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Minimize RSR Award Detail

Research Spending & Results

Award Detail

Awardee:SOUTH DAKOTA STATE UNIVERSITY
Doing Business As Name:South Dakota State University
PD/PI:
  • Mark Messerli
  • (605) 688-5667
  • Mark.Messerli@sdstate.edu
Co-PD(s)/co-PI(s):
  • Stephen P Gent
Award Date:04/27/2021
Estimated Total Award Amount: $ 464,998
Funds Obligated to Date: $ 464,998
  • FY 2021=$464,998
Start Date:05/15/2021
End Date:04/30/2024
Transaction Type:Grant
Agency:NSF
Awarding Agency Code:4900
Funding Agency Code:4900
CFDA Number:47.041
Primary Program Source:040100 NSF RESEARCH & RELATED ACTIVIT
Award Title or Description:The roles of electrically driven water flow on cellular viability, tissue repair and polarity.
Federal Award ID Number:2033522
DUNS ID:929929743
Parent DUNS ID:929538999
Program:Engineering of Biomed Systems
Program Officer:
  • Stephanie George
  • (703) 292-0000
  • stgeorge@nsf.gov

Awardee Location

Street:1015 Campanile Ave
City:Brookings
State:SD
ZIP:57007-0001
County:Brookings
Country:US
Awardee Cong. District:00

Primary Place of Performance

Organization Name:South Dakota State University
Street:1390 North Campus Drive
City:Brookings
State:SD
ZIP:57007-0001
County:Brookings
Country:US
Cong. District:00

Abstract at Time of Award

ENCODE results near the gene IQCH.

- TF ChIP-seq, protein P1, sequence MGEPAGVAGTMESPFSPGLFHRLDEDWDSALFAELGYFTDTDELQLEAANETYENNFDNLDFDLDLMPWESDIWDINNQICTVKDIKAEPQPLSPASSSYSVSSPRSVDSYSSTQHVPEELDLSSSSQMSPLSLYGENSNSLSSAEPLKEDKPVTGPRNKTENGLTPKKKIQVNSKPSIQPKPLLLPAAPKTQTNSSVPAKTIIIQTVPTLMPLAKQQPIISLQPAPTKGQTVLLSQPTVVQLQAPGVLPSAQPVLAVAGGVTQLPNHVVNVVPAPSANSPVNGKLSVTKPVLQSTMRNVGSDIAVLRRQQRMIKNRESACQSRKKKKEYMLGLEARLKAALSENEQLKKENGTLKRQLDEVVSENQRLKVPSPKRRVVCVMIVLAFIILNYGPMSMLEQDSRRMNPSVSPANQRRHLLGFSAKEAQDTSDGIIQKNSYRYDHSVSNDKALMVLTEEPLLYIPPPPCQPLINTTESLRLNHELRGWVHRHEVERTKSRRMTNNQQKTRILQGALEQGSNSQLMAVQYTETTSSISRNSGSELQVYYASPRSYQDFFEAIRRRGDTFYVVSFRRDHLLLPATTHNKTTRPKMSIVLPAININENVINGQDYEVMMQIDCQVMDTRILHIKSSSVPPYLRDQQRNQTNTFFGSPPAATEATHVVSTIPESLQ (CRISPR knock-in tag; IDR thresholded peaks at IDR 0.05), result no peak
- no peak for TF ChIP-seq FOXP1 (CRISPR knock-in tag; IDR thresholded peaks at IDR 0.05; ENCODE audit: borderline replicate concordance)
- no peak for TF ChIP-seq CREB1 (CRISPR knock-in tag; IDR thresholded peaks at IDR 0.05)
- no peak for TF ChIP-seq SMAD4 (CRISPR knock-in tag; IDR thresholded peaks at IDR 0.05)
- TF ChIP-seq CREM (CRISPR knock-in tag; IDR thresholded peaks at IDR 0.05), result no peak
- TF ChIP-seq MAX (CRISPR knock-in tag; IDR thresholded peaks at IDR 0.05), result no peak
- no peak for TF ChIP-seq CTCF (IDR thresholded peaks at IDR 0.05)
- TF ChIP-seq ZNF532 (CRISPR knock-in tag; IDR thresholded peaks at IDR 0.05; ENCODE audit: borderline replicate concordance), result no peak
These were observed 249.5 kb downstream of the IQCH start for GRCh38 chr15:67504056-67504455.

This project will investigate how electricity generates force to move water through the tiniest spaces in the human body. To support human life, water flow commonly occurs through thousands of miles of blood vessels to provide cells with nutrients and remove their waste products. In the absence of blood flow, cells suffocate or starve. Electrically driven water flow between cells provides significant advantages over pressure driven flow for promoting cell survival in the absence of blood flow. This approach will be useful for promoting cell survival during tissue engineering prior to building of a new blood vessel network. This project may also reveal how electricity promotes healing of degenerative diseases caused by damaged or absent blood vessels. As part of the educational broader impacts of this project, investigators will provide cross-disciplinary training for student researchers and provide professional development workshops for secondary-school science teachers to enhance their ability to integrate tissue engineering modules into their classrooms. Soft tissue repair is often plagued by poor or absent blood flow, and interstitial flow in the extracellular matrix and around cells is lost. This project will characterize the effects of interstitial flow on cellular viability and proliferation using fluorescent assays, when interstitial flow is generated by electricity or pressure. In addition, mechanosensitive pathways used by cells to sense electrically driven water flow will be characterized using a combination of real-time fluorescence imaging and protein manipulation. Finally, applied electric fields are well known to polarize cells in 2D culture but their usefulness in 3D culture is unknown. Electrically driven water flow will be tested to polarize cells in 3D culture, in order to help direct growth of new tissues required for repair of damaged tissues. Results from this work will be influential for guiding current medical interventions for soft tissue repair during physical therapies, surgical methods, and survival of tissues and organs during advanced tissue engineering. The science and engineering supporting this research will also be used to promote tissue engineering modules for students in secondary education through a ‘teach the teachers’ training workshop. This award reflects NSF's statutory mission and has been deemed worthy of support through evaluation using the Foundation's intellectual merit and broader impacts review criteria.

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